Justices Open Door on Priest Abuse Cases
By Pat Schneider
The Capital Times [Wisconsin]
July 13, 2005
The Wisconsin Supreme Court today unanimously barred a claim of negligence against the Archdiocese of Milwaukee in a case of alleged priest sex abuse, but a majority of justices opened the door to revisit, in some future case, the past court decisions that abuse survivors say have closed the courthouse doors to them for a decade.
In a strongly worded concurrence, Justice Ann Walsh Bradley admonished the court majority for dodging the First Amendment and statute of limitation issues that have kept clergy sex abuse claims out of Wisconsin courts since a series of high court rulings in the mid-1990s.
"For the benefit of the lower courts and future litigants, I address the questions left unanswered by the majority," Bradley said in concurring opinion joined by Chief Justice Shirley Abrahamson and in part by Justice Patience Roggensack. Bradley argues that the court's past rulings do not bar negligence claims against the Catholic Church in allegations of priest sex abuse against children.
In a second concurrence, Justice Louis Butler, with Justice Patrick Crooks joining, said the court does not normally decide constitutional questions if the case can be resolved on other grounds. "These questions have not been resolved, and will have to be addressed in possible future litigation," Butler wrote.
In the case decided today, the court affirmed an appellate court's decision to dismiss a claim by John Doe 67, who said he was sexually abused in the early 1960s at age 13 by the Rev. George Nuedling, now deceased. The plaintiff said he did not realize the role of the church in protecting Nuedling until 2002, when the archdiocese divulged evidence of past sexual abuses by the priest.
While Doe claims that by 2002 at least a half-dozen men had reported claims of sexual abuse by Nuedling to the archdiocese, he never specifically alleged that the archdiocese knew about Nuedling's misconduct in the early 1960s, when Doe said he was abused, Justice David Prosser wrote in the majority opinion. "We therefore conclude that none of Doe's claims is properly pleaded ... we need not address the archdiocese's arguments rooted in the statue of limitations, public policy or the First Amendment."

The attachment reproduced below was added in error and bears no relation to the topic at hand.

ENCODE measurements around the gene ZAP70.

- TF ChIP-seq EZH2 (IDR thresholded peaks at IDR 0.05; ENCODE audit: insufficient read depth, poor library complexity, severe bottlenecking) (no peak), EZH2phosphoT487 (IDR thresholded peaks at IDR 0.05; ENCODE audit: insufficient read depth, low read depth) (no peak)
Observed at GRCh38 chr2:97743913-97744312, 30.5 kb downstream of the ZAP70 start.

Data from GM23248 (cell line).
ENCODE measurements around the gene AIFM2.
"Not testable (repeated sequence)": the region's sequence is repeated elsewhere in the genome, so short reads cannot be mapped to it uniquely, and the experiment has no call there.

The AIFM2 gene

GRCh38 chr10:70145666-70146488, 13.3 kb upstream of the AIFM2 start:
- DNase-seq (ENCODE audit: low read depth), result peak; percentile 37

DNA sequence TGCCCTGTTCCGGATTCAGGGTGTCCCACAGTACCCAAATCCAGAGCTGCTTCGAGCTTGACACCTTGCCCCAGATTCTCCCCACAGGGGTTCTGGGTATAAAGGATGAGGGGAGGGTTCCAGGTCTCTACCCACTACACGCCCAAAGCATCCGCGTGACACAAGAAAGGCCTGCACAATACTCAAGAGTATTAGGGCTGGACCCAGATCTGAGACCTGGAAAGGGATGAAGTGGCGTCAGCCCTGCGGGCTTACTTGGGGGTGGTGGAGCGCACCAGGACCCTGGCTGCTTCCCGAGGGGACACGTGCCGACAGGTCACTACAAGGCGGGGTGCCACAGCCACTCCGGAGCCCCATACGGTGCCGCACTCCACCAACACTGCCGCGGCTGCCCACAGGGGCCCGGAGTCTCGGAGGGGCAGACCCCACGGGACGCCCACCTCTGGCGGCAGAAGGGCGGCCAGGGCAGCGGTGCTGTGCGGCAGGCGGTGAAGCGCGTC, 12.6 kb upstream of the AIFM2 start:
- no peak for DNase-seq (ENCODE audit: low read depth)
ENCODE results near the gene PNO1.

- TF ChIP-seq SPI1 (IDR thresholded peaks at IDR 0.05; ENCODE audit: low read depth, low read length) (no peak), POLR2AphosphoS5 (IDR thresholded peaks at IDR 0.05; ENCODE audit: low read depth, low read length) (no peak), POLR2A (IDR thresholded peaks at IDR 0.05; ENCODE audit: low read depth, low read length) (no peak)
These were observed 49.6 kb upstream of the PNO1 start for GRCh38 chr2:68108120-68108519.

In her concurring opinion, Bradley argues that the courts can evaluate whether the church took the necessary steps to prevent foreseeable harm to children, without entangling itself in church doctrine in violation of the First Amendment.
She distinguishes the Doe case, involving a claim of sexual contact with a child, from the Supreme Court's prior decisions, which involved claims of priest sexual misconduct with adult women. In those cases, "the harm at issue would have required consideration and interpretation of church doctrines, including the vow of celibacy," she said.
A claim of criminal sexual assault against a minor child, in contrast, does not require an examination of church doctrine.
"This court should not allow church officials to be beyond the reproach of the law," Bradley wrote.
In fact, immunizing church defendants risks putting religious institutions in a preferred position over secular institutions, "a concept both foreign and hostile to the First Amendment." Because Doe's claim is against the church, not Nuedling, the normal guidelines for statute of limitations do not apply, Bradley said.
Doe's allegations arise not out of the moment of sexual attack, but out of the secrecy of the archdiocese, she wrote.
Until the priest abuse scandals gained national attention, Bradley wrote, "most victims had no basis for believing that the institutional church was involved."
Wisconsin victims of child molestation by priests are in a strange situation, where courts in other states have allowed claims of child sexual abuse to proceed against the Archdiocese of Milwaukee while theirs cannot, Bradley said, noting cases in California and South Dakota.
"In the end, the majority wastes a golden opportunity today to provide much-needed guidance to this area of the law," Bradley wrote.
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